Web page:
There was once a poor father and mother who had a little daughter, called “Poison- Mouth.”
And it happened on a day that a great number of cows came into the garden, and when the mother saw them she cried angrily, “You but destroy our garden. I would you were all dead.”
“Poison-Mouth” hearing her mother’s angry words, called out, “Die, all of you, for you are destroying our garden.” And immediately all the cattle dropped dead.
Upon another day, the bees were swarming and great companies flew over the house, and the mother said complainingly, “Why do you never come to us that we may have honey?”
Little “Poison-Mouth” called: “Come to us that we may have honey.” And, lo, before the eye of day had closed, the house was filled with bees and the poor people had more honey than they could use.
Word of “Poison-Mouth” reached a great chow, and, prompted by the god of love to sweeten the poisoned mouth, he sent ten men with this message to the child’s parents: “Take good care of your child; let her hear no evil, and when she is old enough, I will take her to wife.”
When the men approached the home of “Poison-Mouth” they said, “O, poor people,” but the mother would not permit them to finish, as their words angered her, and she exclaimed, “You are bad dogs!” And the men were no longer men, but dogs, snapping and snarling, for little “Poison-Mouth” had also cried, “Bad dogs are you.”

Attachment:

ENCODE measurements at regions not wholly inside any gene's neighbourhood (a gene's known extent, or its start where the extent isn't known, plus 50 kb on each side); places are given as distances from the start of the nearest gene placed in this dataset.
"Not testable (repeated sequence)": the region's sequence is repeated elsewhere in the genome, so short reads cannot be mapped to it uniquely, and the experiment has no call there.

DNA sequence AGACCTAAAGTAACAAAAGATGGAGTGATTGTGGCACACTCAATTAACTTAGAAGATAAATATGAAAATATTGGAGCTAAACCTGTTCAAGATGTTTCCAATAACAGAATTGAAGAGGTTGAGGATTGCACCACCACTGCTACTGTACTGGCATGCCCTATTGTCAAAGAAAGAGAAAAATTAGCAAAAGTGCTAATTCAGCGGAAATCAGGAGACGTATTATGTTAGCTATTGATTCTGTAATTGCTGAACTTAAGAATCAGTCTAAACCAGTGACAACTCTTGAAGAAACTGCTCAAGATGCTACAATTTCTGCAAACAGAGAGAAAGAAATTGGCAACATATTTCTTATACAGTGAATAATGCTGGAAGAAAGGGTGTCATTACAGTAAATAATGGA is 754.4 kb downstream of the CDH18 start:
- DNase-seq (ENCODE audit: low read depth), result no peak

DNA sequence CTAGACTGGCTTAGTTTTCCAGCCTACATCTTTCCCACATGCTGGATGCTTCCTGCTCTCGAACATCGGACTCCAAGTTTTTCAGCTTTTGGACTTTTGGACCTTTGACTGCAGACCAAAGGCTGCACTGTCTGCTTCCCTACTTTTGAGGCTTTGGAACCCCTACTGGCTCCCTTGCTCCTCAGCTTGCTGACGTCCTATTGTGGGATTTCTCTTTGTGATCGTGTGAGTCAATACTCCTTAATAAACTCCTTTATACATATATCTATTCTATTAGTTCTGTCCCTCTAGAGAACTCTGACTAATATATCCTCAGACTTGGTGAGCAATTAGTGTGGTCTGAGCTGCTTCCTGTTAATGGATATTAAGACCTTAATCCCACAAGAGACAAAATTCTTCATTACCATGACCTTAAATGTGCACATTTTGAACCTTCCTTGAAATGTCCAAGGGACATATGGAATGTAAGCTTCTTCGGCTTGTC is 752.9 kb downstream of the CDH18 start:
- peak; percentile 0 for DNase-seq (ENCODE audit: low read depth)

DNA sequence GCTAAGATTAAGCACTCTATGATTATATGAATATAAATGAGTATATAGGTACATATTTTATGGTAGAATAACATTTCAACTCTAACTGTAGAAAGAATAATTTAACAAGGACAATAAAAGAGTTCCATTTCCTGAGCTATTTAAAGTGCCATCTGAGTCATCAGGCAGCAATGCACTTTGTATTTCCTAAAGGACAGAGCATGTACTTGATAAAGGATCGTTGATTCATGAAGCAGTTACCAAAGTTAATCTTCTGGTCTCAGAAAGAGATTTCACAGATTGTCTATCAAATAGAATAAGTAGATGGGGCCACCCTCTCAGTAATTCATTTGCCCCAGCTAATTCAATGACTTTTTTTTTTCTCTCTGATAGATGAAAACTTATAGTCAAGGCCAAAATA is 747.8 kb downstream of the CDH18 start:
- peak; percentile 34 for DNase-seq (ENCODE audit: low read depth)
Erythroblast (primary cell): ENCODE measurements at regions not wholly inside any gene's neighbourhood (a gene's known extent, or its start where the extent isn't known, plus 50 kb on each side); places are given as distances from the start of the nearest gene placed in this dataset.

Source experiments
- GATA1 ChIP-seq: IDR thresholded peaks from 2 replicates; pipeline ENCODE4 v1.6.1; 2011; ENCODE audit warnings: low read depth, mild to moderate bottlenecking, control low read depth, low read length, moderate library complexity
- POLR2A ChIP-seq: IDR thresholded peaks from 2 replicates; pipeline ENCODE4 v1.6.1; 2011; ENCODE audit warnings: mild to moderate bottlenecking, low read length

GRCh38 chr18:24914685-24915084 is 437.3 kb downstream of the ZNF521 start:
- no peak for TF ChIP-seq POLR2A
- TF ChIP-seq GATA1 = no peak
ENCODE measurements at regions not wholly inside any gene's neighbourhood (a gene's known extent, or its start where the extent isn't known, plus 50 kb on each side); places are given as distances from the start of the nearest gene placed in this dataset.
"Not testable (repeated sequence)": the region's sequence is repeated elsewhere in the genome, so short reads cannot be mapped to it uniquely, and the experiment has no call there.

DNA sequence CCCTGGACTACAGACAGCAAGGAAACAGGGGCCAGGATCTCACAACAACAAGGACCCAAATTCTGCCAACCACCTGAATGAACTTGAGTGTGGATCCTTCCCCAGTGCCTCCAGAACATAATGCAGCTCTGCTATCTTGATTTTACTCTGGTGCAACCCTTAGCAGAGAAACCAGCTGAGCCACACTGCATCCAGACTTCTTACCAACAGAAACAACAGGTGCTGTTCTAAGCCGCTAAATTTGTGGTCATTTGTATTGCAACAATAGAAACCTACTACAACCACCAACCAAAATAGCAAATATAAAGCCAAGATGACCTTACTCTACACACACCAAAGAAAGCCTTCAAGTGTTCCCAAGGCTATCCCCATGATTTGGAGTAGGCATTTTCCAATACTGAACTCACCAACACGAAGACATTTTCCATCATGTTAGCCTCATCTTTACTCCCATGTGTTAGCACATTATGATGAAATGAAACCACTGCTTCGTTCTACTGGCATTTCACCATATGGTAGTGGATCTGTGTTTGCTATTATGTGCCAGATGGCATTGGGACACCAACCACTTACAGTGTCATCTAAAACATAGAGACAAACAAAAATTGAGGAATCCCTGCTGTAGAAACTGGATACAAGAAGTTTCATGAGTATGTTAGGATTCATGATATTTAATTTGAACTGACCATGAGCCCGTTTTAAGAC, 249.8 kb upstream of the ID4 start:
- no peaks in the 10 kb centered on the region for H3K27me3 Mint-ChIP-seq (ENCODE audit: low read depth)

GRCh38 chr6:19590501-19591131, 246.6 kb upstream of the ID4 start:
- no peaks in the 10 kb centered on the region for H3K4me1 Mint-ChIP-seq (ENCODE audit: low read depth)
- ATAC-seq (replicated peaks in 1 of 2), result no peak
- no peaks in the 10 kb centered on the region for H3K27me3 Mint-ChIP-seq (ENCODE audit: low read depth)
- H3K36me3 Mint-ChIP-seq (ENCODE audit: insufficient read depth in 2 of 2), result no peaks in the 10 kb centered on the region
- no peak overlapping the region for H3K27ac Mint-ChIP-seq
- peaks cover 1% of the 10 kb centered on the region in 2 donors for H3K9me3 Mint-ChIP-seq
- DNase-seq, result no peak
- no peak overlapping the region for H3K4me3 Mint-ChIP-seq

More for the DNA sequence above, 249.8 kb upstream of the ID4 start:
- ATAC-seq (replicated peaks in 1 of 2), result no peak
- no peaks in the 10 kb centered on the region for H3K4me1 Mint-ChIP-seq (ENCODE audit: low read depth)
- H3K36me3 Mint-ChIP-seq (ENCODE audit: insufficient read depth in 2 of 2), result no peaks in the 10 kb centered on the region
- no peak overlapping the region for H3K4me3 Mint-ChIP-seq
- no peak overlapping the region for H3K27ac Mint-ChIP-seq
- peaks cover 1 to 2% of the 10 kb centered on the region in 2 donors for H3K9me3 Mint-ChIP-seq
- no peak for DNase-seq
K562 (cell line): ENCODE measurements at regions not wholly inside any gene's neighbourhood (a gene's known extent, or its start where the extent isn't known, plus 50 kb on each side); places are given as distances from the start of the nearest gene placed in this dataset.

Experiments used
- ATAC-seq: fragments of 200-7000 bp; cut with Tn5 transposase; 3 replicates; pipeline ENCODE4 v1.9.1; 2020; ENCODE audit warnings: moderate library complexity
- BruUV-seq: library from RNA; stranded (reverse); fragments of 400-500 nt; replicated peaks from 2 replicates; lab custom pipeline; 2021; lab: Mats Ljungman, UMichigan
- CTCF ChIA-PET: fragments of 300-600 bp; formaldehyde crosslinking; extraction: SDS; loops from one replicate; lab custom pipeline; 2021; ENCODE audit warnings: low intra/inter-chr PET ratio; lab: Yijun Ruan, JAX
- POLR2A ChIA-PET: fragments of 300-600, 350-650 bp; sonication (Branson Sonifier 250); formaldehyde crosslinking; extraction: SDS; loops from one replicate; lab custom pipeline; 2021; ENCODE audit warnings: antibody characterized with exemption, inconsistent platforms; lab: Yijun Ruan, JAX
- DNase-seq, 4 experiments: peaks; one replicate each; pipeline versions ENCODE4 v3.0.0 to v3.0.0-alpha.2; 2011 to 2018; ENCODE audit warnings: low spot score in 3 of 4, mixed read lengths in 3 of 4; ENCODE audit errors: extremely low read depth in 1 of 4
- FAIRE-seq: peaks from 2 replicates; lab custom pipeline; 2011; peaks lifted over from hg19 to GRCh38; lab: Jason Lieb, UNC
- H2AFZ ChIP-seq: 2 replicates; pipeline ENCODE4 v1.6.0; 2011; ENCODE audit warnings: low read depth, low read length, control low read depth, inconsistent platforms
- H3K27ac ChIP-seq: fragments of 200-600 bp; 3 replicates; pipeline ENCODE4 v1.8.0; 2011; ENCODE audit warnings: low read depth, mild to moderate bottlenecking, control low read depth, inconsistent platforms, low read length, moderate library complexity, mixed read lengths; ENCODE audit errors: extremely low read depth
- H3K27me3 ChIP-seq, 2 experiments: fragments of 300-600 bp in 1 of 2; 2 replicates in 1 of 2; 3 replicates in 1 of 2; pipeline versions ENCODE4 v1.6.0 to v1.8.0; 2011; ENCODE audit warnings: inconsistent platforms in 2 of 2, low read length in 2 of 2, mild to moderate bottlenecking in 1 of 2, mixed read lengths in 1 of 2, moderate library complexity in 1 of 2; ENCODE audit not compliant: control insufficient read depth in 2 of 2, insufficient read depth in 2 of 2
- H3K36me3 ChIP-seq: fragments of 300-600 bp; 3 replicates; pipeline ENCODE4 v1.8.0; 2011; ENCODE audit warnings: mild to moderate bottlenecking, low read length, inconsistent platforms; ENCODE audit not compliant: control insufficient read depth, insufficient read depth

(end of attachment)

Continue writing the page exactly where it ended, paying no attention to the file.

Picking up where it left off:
Though greatly distressed, the chow sent yet again twenty men with his message. And again, when the mother beheld these men, she exclaimed, “See, the dogs coming yonder!” “Poison-Mouth” echoed, “Yes, twenty dogs are coming now,” and they also changed into dogs, fighting on the streets.
“Who can help me?” cried the chow, distressed though not despairing.
An old man answered, “I will help you. I will go to the child.” And, while the mother was
absent, he sought the little one, and thus softly said, “My child, thy tongue is given thee to bless with, and not to curse. Come with me, and learn only that which is good.” The little one answered, “I will come,” and the old man took her to the chow, who, from that time forth, spoke no evil, and, little “Poison-Mouth,” hearing none but beautiful and good words, grew beautiful and good, and her words brought blessings ever.
This content is from the Project Gutenberg EBook of Laos Folk-Lore of Farther India, by Katherine Neville Fleeson, originally published 1899.
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